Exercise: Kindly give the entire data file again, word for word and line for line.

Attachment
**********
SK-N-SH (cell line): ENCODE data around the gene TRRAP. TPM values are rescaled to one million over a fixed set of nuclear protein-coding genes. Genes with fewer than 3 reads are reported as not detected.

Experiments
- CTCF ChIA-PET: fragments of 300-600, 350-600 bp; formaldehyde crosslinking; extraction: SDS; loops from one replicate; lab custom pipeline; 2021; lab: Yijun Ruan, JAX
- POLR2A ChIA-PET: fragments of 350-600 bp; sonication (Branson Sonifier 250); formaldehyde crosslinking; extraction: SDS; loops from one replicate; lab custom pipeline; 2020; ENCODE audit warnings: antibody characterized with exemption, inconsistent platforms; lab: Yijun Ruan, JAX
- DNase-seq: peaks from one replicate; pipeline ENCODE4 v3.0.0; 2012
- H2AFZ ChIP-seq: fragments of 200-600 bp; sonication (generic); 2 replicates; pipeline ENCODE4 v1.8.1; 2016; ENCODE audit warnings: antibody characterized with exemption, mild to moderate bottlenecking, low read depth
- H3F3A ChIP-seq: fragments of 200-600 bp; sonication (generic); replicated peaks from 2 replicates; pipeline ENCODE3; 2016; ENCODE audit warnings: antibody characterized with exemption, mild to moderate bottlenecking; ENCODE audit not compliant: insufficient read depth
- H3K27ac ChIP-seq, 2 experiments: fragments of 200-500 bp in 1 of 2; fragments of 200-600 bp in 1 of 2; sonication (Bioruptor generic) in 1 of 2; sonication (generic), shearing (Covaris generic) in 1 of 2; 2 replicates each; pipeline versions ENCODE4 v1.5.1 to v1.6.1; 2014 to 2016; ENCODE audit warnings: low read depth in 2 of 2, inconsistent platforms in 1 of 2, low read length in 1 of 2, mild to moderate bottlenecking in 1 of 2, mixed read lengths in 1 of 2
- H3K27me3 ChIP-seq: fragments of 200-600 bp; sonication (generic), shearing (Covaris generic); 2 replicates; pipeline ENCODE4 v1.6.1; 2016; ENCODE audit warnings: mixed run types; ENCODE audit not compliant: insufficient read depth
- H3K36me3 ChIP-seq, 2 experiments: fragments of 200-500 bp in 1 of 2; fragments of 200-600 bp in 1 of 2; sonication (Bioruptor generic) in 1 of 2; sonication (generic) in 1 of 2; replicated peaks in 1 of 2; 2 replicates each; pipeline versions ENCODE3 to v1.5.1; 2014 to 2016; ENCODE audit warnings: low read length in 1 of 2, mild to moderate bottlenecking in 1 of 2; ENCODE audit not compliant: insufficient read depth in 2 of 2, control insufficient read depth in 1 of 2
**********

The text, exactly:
SK-N-SH (cell line): ENCODE data around the gene TRRAP. TPM values are rescaled to one million over a fixed set of nuclear protein-coding genes. Genes with fewer than 3 reads are reported as not detected.

Experiments
- CTCF ChIA-PET: fragments of 300-600, 350-600 bp; formaldehyde crosslinking; extraction: SDS; loops from one replicate; lab custom pipeline; 2021; lab: Yijun Ruan, JAX
- POLR2A ChIA-PET: fragments of 350-600 bp; sonication (Branson Sonifier 250); formaldehyde crosslinking; extraction: SDS; loops from one replicate; lab custom pipeline; 2020; ENCODE audit warnings: antibody characterized with exemption, inconsistent platforms; lab: Yijun Ruan, JAX
- DNase-seq: peaks from one replicate; pipeline ENCODE4 v3.0.0; 2012
- H2AFZ ChIP-seq: fragments of 200-600 bp; sonication (generic); 2 replicates; pipeline ENCODE4 v1.8.1; 2016; ENCODE audit warnings: antibody characterized with exemption, mild to moderate bottlenecking, low read depth
- H3F3A ChIP-seq: fragments of 200-600 bp; sonication (generic); replicated peaks from 2 replicates; pipeline ENCODE3; 2016; ENCODE audit warnings: antibody characterized with exemption, mild to moderate bottlenecking; ENCODE audit not compliant: insufficient read depth
- H3K27ac ChIP-seq, 2 experiments: fragments of 200-500 bp in 1 of 2; fragments of 200-600 bp in 1 of 2; sonication (Bioruptor generic) in 1 of 2; sonication (generic), shearing (Covaris generic) in 1 of 2; 2 replicates each; pipeline versions ENCODE4 v1.5.1 to v1.6.1; 2014 to 2016; ENCODE audit warnings: low read depth in 2 of 2, inconsistent platforms in 1 of 2, low read length in 1 of 2, mild to moderate bottlenecking in 1 of 2, mixed read lengths in 1 of 2
- H3K27me3 ChIP-seq: fragments of 200-600 bp; sonication (generic), shearing (Covaris generic); 2 replicates; pipeline ENCODE4 v1.6.1; 2016; ENCODE audit warnings: mixed run types; ENCODE audit not compliant: insufficient read depth
- H3K36me3 ChIP-seq, 2 experiments: fragments of 200-500 bp in 1 of 2; fragments of 200-600 bp in 1 of 2; sonication (Bioruptor generic) in 1 of 2; sonication (generic) in 1 of 2; replicated peaks in 1 of 2; 2 replicates each; pipeline versions ENCODE3 to v1.5.1; 2014 to 2016; ENCODE audit warnings: low read length in 1 of 2, mild to moderate bottlenecking in 1 of 2; ENCODE audit not compliant: insufficient read depth in 2 of 2, control insufficient read depth in 1 of 2